Making Memories While Shopping With Children

There are plenty of parents who denounce shopping with kids – the begging, the meltdowns, spilled food, bickering, maybe even lost children – but the truth is that kids want their parents’ time.

Dads seek the same thing moms do during their shopping experience, and that’s building a closer connection with their kids.

So, fear not fellow shoppers – with a little bit of preparation, organization and well-established, realistic expectations, a visit to the store can strengthen bonds between parents and children. As for the products you buy, it can even increase product and brand loyalty.

Behavioral issues result in stores mostly because children are bored. Kids end up not being invested in the task at hand the way adults are: completing the to-buy list, watching the budget and reading nutrition labels.

No matter how young they may be, children can have an active role in shopping, even if it means playing a shopping game, helping to find items on the shelf, or simply weighing the items on the produce scales. It’s those actions that can make children feel a valid part of contributing to a family through problem solving. It teaches them to be patient during those times in life while forced to wait or do things they’d rather not. It delays instant gratification and builds self-control when things don’t always go one’s way – all essential life skills, particularly ones used later as parents.

Simply put, shopping as a family with the children can make a simple chore an event. And if you’re still not convinced that taking children to the store is your idea of fun, consider this: you certainly don’t remember all of the meals your parents cooked for you as children, but you do know that the food provided you with nourishment, contentment, energy and nutrition. It helped you grow, and you treasure the memories of sharing mealtime together.

The same can be said for shopping with children. Yes, it’s a menial task that could bring out the worst in you, but examined with a different perspective, that same task can become one of many fond experiences for your kids. Besides, if you are inflicted with that added guilty feeling that you might not be spending enough quality time with your kids, shopping creates another opportunity to strengthen and enhance the parent-child relationship.

These shopping experiences strengthen bonds with parents and siblings, but believe it or not, it also builds product and brand loyalty with kids. For those of us who grew up using a certain product or brand there’s great comfort in using the same products of our youth. It affords a dependable, trustworthy feeling to enjoy the same products once used as children. But imagine the stronger allegiance to a brand that one purposely chooses at a very young age – and then continues using it for life.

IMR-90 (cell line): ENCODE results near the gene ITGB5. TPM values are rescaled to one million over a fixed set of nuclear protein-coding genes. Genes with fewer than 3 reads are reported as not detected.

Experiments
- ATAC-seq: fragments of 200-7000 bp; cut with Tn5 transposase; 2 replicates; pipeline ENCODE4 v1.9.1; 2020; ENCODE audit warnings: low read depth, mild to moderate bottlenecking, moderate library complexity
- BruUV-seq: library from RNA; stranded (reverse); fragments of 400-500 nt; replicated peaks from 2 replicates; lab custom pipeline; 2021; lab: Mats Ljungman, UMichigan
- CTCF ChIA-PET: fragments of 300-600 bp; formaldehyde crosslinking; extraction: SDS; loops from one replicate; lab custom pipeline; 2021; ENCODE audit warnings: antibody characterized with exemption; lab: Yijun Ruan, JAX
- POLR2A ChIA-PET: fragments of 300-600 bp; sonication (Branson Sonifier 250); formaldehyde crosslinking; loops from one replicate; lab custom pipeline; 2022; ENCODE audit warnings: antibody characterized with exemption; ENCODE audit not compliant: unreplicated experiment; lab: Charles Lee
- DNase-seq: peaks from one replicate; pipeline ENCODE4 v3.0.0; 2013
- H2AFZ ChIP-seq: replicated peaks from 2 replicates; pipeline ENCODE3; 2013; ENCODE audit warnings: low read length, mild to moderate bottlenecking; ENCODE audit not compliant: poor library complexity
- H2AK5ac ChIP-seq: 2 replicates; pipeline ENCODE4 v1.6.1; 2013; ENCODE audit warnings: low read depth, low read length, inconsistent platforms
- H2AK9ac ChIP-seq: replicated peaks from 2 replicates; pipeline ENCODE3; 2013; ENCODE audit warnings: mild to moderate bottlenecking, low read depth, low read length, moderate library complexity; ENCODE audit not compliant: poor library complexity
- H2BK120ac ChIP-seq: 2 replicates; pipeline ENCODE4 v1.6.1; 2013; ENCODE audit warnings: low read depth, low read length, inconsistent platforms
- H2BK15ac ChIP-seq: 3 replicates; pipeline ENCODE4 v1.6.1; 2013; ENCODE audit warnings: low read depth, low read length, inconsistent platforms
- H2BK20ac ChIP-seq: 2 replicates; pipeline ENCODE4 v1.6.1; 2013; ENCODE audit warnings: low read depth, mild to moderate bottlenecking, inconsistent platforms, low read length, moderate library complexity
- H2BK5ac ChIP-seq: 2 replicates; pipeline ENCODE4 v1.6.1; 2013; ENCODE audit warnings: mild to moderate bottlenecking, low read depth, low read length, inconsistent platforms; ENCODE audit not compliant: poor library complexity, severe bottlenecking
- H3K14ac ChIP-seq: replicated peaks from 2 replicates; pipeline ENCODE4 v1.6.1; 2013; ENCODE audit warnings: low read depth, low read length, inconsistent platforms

There’s a lot to like about that unique scenario if you’re a marketer. It makes reaching those young children-turned-adults much easier, and they’re far more bankable as lifelong customers. After all, numerous studies have shown that children wield heavy influence on their parents’ purchasing activity, and dads, in particular, have a propensity to purchase treats for rewards, to indulge loved ones, or yes, even to avoid in-store meltdowns. Marketers who can accurately target and influence dads as well as the children who accompany them will have much better odds at keeping them as customers for a lifetime.

So the next time you head out to the store, bring the kids along, and someday they’ll pass on those fun memories to their children.

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Dads Don’t Need Extra Praise, Only a Smile

A dad was grocery shopping with his four young children when he crossed paths with a mom-acquaintance – and the encounter was anything but ordinary.

The mom stopped immediately, slowly stood up straight, put her hands on her hips and nodded with wide-ranging approval as she exclaimed, “I’m impressed!”

Unfortunately, this sort of encounter was nothing new. Just by way of being male, dads have been typecast as being out of their element in the grocery store, with kids in tow, and (gasp) all alone.

That mom might have been thinking: what kind of dad would confront this ordeal and actually enjoy it?

Actually, dads do. The funny thing is, they’re doing what they’re supposed to be doing: they’re being parents.